Last season, Calvano's Violet had to deal with comedic subplots -- Flatulence at prom is an issue if you're pregnant, apparently -- but also with the tough to decision to give up her baby to an adoptive couple. This season, things have gotten far murkier and I've been pretty reliably impressed by how effective Calvano has been in the raw, emotional moments.

Ahead of this week's admirable episode, I got on the phone with Calvano to discuss the challenges of "Mom," including how much she was prepared for when she signed on. We discussed the different on-set atmospheres for dramatic scenes versus comedy, as well as the influence of her two co-stars.

Check out the full Q&A below and check out "Mom" on Thursdays at 8:30 on CBS.

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Kiefer Sutherland thinks he's done with '24'

Kiefer Sutherland thinks he's done with '24'

Sarah Silverman to star in an HBO comedy pilot

Kiefer Sutherland thinks he's done with “24"
In an interview with the UK’s Telegraph, Sutherland was asked if he had moved on from the Jack Bauer role: “Me, I don’t see going back to it,” he says. "We had set out to do 12 episodes to end the show and deal with some of the past history of the show. It was also an irresistible opportunity to go shoot in England. So for all of those reasons it made sense to do that last season.”


Sarah Silverman to star in an HBO comedy pilot
The project from the creator of "Secret Diary of a Call Girl” will star Silverman in "a comic look at a pathologically honest woman having a modern mid-life crisis.”


Jerry Seinfeld takes Jimmy Fallon boating
For the season finale of “Comedians in Cars Getting Coffee,” Fallon got to ride in Seinfeld’s truck and boat.


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<p>The &quot;Survivor: San Juan Del Sur&quot; Top 4</p>

The "Survivor: San Juan Del Sur" Top 4

Credit: CBS

TV Ratings: 'Survivor: San Juan del Sur' finale leads CBS to easy Wednesday wins

'Hell's Kitchen' finale, 'The Sing-Off' can't compete

Fast National ratings for Wednesday, December 17, 2014.

The two-hour finale and hour-long reunion show for "Survivor: San Juan del Sur" led CBS to an easy Wednesday sweet in all measures.

FOX's "Hell's Kitchen" finale and NBC's Michael Buble special and "The Sing-Off" were no competition for "Survivor," nor were The CW's "The 100" and a "Greatest Holiday Commercials Countdown" special, though both did OK numbers for The CW.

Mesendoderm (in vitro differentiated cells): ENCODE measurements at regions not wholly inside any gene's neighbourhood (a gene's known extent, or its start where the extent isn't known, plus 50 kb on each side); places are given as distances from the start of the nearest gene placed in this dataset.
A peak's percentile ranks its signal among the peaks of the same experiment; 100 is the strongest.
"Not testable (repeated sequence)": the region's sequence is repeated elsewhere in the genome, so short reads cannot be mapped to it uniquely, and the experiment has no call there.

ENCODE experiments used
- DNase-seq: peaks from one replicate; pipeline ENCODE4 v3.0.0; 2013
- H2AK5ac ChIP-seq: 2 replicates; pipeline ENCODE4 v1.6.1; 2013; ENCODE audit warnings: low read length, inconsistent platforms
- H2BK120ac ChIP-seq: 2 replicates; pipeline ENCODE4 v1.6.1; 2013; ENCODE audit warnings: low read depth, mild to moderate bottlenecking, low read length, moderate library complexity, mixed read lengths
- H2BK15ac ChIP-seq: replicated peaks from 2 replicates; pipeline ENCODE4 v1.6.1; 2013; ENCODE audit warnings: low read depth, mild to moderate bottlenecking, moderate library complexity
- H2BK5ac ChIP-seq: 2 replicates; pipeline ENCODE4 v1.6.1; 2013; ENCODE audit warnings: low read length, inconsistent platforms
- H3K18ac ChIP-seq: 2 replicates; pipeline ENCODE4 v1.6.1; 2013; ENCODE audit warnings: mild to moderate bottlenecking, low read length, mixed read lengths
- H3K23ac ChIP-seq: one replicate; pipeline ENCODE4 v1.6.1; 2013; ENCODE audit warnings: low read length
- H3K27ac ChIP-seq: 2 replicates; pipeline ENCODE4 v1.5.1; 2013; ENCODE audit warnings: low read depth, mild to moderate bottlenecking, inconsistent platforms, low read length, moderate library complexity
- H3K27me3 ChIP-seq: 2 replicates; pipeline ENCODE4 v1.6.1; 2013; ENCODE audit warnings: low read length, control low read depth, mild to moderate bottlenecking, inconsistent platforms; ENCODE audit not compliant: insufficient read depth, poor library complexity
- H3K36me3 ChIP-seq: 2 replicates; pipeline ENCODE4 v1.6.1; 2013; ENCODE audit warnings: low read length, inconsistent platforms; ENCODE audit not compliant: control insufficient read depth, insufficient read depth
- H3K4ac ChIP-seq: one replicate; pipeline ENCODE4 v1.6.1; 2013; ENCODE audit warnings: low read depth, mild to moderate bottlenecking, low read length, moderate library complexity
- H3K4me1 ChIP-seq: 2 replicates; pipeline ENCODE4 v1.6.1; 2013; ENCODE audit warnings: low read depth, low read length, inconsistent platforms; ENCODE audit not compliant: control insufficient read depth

On to Wednesday's ratings...

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<p>Serial host/producer Sarah Koenig</p>

Serial host/producer Sarah Koenig

The 'Serial' season finale: Whodunnit? And does the end matter?

Podcast's conclusion bumps up against the limitations of non-fiction

Many thoughts on the season 1 finale of "Serial" coming up just as soon as I use Mail Kimp...

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Craig Ferguson grills 'Late Late Show' successor James Corden
Credit: CBS

Craig Ferguson grills 'Late Late Show' successor James Corden

Stephen Colbert holds a yard sale

Craig Ferguson grills “Late Late Show” successor James Corden
“Are you sure you want to do this?” asked Ferguson, adding: “Got any plans?” To which Corden responded: "Not as many as I should have, really.” PLUS: Ferguson and Corden say goodbye.


Stephen Colbert holds a yard sale
Colbert recently invited the public to buy his “Colbert Report” memorabilia. PLUS: Explore the “Colbert” set on Google Streetview.


“Survivor's" 30th season will be "Worlds Apart" with 3 tribes
“It’s White Collar vs. Blue Collar vs. No Collar,” says Jeff Probst of "Survivor: Worlds Apart." “White Collars are the people who typically in life are educated, might work in an office, wear a suit—they make the rules. Blue Collar—the heart of America. They typically work outdoors. They might wear a uniform. They work with their hands. They follow the rules. And the No Collars are the people who break the rules. They don’t go by convention. They don’t care about the status quo.”